Mayor Byrne recalls origins of Chicago 's premier fest

Former Mayor Jane Byrne is known for the following: "The Blues Brothers" movie filmed under her watch; the paralyzing Blizzard of '79 that preceded her election; and her move into the troubled Cabrini-Green housing project.

She can also claim credit for kick-starting The Taste of Chicago, an annual showcase of local delicacies and live music that attracts more than 3 million people to Grant Park each summer. It's considered the city's premier summer event.

Now retired and living near the Magnificent Mile, the septuagenarian Byrne discussed the Taste's modest origins as a one-day festival along a three-block stretch of Michigan Avenue on the Fourth of July in 1980.


Two hospitality-industry gurus - steakhouse owner Arnie Morton and hotel executive Jim Sheerin - pitched the idea to her after observing a New York food fest.

"They described this Taste of New York. ... It was a neighborhood party. ... So they thought it would be wise to hold a ( Chicago ) Taste and people could come from where I live to Michigan Avenue . ... They could go down there and everybody could shake hands, chat a little bit and get this very inexpensive (food) sample.

I said 'Yeah, I think that will be fun.'"


The city had three months to coordinate the event.

"There were only supposed to be 15 booths, maybe 20. And then they went about recruiting. We blocked off streets. There was not that much to it. It was like a neighborhood festival - in our minds."


It turned out to be much bigger.

"Oh, gosh. I should have known. I have a sister who lives in Lake Forest (a north suburb), and she called me two days before. And she said to me, 'What kind of a party are you having down there?' ... I said, 'Donna, forget it. It's a neighborhood thing.'"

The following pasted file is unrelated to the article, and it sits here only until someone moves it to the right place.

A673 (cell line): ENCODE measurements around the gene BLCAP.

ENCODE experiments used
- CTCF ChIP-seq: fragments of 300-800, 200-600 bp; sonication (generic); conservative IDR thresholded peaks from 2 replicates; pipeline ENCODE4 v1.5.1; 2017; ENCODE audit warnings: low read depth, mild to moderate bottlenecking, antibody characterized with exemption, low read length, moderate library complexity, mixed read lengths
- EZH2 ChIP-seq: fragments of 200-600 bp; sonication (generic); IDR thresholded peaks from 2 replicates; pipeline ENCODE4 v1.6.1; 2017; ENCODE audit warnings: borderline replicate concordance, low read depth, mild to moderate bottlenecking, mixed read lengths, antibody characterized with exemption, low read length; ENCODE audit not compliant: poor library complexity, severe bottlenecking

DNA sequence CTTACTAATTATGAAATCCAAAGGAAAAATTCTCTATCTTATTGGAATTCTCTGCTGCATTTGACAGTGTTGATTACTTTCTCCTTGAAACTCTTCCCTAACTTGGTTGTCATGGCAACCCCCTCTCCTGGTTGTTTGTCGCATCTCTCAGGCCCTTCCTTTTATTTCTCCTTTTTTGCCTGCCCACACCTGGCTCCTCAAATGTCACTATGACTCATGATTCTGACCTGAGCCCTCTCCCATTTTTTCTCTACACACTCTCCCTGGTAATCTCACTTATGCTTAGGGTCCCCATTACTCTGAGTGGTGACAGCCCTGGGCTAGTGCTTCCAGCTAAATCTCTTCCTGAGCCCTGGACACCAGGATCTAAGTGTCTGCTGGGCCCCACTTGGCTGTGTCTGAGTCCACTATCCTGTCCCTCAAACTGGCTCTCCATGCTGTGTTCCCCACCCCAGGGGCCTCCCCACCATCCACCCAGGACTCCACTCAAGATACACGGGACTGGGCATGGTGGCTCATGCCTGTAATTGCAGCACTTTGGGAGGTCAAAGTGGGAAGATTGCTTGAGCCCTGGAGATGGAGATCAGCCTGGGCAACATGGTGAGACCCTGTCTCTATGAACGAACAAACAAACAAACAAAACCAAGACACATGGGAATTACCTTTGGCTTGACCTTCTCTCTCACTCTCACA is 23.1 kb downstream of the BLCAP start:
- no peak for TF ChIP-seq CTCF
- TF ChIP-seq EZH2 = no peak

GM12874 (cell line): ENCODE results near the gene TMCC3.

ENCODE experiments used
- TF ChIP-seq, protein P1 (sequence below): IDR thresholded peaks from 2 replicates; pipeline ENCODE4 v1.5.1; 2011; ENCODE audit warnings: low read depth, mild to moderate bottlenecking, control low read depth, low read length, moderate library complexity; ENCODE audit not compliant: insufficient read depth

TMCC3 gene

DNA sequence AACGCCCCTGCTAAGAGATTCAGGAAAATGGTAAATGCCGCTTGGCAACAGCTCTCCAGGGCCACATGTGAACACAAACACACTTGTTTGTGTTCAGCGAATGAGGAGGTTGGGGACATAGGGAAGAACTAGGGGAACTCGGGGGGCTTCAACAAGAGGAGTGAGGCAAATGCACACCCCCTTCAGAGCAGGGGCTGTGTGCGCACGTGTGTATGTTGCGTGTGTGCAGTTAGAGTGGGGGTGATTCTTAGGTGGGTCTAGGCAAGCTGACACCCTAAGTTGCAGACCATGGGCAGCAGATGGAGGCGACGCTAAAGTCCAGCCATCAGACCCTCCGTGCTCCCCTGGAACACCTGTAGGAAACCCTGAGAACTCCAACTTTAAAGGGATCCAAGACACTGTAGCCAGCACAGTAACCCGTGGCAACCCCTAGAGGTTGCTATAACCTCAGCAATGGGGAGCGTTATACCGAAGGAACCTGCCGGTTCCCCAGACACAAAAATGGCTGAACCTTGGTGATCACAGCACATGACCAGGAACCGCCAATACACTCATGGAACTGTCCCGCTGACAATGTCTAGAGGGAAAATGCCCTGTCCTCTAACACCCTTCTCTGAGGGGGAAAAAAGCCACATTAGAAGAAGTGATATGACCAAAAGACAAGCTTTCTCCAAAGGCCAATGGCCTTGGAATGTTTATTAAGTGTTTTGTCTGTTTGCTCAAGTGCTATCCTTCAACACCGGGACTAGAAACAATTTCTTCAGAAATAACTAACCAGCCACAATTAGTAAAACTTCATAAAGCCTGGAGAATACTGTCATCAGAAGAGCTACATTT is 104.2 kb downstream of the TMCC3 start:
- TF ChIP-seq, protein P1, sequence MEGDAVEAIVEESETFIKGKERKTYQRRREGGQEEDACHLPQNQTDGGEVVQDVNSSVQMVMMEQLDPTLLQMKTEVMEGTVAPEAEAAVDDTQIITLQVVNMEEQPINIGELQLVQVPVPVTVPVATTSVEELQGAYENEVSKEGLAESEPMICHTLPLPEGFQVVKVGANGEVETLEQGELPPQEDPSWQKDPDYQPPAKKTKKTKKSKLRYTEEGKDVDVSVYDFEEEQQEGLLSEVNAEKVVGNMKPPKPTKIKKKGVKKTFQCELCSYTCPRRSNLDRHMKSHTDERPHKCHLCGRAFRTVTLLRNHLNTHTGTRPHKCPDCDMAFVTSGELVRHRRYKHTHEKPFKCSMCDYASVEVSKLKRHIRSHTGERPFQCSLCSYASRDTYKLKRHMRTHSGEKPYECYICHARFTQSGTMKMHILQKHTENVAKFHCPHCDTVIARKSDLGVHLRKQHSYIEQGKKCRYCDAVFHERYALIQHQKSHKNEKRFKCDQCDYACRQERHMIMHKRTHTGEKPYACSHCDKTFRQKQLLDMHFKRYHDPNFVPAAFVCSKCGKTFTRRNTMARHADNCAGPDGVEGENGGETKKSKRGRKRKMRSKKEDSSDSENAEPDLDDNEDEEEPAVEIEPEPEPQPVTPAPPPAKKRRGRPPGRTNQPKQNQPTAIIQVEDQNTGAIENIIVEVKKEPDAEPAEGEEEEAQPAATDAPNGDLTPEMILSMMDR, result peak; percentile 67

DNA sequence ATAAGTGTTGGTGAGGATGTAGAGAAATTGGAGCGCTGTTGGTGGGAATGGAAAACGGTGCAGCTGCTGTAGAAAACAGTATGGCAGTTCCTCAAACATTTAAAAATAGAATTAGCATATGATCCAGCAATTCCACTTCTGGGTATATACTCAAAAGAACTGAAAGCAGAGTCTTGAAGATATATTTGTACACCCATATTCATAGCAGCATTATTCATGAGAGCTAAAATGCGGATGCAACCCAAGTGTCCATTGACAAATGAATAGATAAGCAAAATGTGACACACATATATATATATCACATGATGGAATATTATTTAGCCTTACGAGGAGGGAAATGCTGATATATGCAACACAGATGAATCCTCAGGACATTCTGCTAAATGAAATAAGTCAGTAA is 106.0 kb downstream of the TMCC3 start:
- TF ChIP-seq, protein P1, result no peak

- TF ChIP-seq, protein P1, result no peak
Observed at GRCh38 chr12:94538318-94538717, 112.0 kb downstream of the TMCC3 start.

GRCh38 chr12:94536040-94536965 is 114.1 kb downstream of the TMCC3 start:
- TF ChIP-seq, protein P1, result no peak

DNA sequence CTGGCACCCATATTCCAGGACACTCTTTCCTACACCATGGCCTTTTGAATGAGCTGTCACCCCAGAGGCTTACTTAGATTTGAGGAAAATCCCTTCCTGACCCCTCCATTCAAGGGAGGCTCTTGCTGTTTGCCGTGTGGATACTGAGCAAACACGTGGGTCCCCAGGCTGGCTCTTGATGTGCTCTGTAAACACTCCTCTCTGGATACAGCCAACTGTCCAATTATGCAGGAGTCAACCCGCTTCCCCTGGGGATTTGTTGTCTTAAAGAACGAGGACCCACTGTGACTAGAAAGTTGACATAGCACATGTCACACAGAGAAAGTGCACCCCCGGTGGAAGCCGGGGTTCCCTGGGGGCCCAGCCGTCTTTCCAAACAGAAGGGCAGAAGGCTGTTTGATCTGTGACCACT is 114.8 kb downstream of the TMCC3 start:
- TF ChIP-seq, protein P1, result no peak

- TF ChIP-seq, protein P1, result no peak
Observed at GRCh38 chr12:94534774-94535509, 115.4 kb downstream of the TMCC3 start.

She said, 'I'm warning you because the butcher was telling me about it.' She's naming all these people. I thought, she's got it wrong. I paid little attention."  

On the day of the fest, the mayor's handlers were worried about the crowd's size.

"When we pulled up and I got out of the car, the police had been right. You were in this swell of people. ... You couldn't move west or you'd bump into a building, you couldn't move east."


She called Morton.

"I said 'Arnie, what are we going to do?' He said 'Mayor, we're feeding them, we're getting it out.' We had to send out for food because we didn't want a riot. I thought 'My God, if anyone trips, they're going to get trampled.' No one was happier to see it end than I was."


Organizers re-tooled the event the following year.

"They critiqued it after. They said 'Mayor, it wasn't what we thought it would be, but it ended up being better.' I said I agreed. They said that we should move it to Grant Park. That way, we could accommodate the crowds next year."

... It was great that way. Kids were down there for the fireworks. It was very family-oriented. And once again, people showed up.

Mike Ramsey is Chicago reporter for GateHouse News Service. He can be reached at (312) 857-2323.


BREAKOUT             Chicago 's 27th Annual Taste of Chicago runs from June 29 through July 9 in Grant Park; most days, it is open from 11 a.m. to 9 p.m. More than 60 restaurants and vendors are participating. Cost is $7 for a strip of 11 tickets, which can be used to purchase food and beverages.             For details, go to